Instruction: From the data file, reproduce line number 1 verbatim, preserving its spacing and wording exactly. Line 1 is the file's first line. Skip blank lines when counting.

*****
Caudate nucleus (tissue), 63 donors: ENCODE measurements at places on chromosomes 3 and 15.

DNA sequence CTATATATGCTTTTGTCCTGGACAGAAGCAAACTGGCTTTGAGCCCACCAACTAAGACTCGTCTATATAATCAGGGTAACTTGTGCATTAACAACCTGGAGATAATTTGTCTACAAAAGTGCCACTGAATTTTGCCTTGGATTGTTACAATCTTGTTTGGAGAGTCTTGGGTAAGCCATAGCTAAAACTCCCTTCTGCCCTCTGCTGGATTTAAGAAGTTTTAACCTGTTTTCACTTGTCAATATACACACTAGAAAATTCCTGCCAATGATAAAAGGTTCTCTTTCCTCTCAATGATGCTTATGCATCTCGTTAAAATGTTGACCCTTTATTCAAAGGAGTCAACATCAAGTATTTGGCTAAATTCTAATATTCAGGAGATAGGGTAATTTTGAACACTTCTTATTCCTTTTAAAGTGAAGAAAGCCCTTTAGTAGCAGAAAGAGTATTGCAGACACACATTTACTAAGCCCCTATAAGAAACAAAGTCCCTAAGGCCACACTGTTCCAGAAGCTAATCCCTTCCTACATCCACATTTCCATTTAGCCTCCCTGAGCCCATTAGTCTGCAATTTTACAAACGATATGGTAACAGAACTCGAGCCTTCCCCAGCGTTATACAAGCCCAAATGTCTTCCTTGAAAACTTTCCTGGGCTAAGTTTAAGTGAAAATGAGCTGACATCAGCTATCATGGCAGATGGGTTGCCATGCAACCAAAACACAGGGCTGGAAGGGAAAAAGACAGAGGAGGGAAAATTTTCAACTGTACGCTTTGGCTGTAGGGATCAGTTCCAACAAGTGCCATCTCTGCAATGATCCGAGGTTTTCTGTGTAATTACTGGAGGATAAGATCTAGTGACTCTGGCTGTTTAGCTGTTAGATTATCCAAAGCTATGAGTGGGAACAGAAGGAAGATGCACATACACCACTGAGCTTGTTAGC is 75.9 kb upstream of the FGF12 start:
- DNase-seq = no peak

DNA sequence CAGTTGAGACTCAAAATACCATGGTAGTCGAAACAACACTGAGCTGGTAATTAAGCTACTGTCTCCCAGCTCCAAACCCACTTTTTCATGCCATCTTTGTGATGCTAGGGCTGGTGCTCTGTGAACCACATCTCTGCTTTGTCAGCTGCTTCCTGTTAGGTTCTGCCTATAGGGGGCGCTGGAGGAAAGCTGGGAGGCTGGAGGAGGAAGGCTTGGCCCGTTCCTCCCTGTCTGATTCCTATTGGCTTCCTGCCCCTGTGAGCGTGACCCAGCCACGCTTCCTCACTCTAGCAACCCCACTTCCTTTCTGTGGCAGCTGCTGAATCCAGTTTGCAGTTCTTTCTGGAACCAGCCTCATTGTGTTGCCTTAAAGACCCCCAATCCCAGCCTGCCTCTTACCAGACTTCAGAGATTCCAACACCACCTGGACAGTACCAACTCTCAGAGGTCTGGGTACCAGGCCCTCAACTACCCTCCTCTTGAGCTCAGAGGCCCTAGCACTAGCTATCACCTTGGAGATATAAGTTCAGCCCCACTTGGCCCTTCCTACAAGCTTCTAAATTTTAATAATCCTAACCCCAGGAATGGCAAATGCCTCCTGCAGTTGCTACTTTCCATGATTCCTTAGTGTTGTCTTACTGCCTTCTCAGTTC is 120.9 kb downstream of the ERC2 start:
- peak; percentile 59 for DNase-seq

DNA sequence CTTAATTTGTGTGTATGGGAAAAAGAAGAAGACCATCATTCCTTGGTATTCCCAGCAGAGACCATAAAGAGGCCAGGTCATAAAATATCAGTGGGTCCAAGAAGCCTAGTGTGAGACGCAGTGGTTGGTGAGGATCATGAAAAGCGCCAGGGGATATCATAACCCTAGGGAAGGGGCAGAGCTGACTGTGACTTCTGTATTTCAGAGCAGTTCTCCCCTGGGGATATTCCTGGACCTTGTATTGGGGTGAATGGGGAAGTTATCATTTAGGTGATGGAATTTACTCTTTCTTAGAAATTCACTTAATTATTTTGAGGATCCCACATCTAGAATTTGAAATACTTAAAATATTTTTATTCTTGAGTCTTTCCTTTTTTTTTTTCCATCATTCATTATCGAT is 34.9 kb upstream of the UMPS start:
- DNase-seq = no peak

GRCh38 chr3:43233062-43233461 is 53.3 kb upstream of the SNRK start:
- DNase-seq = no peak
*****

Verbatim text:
Caudate nucleus (tissue), 63 donors: ENCODE measurements at places on chromosomes 3 and 15.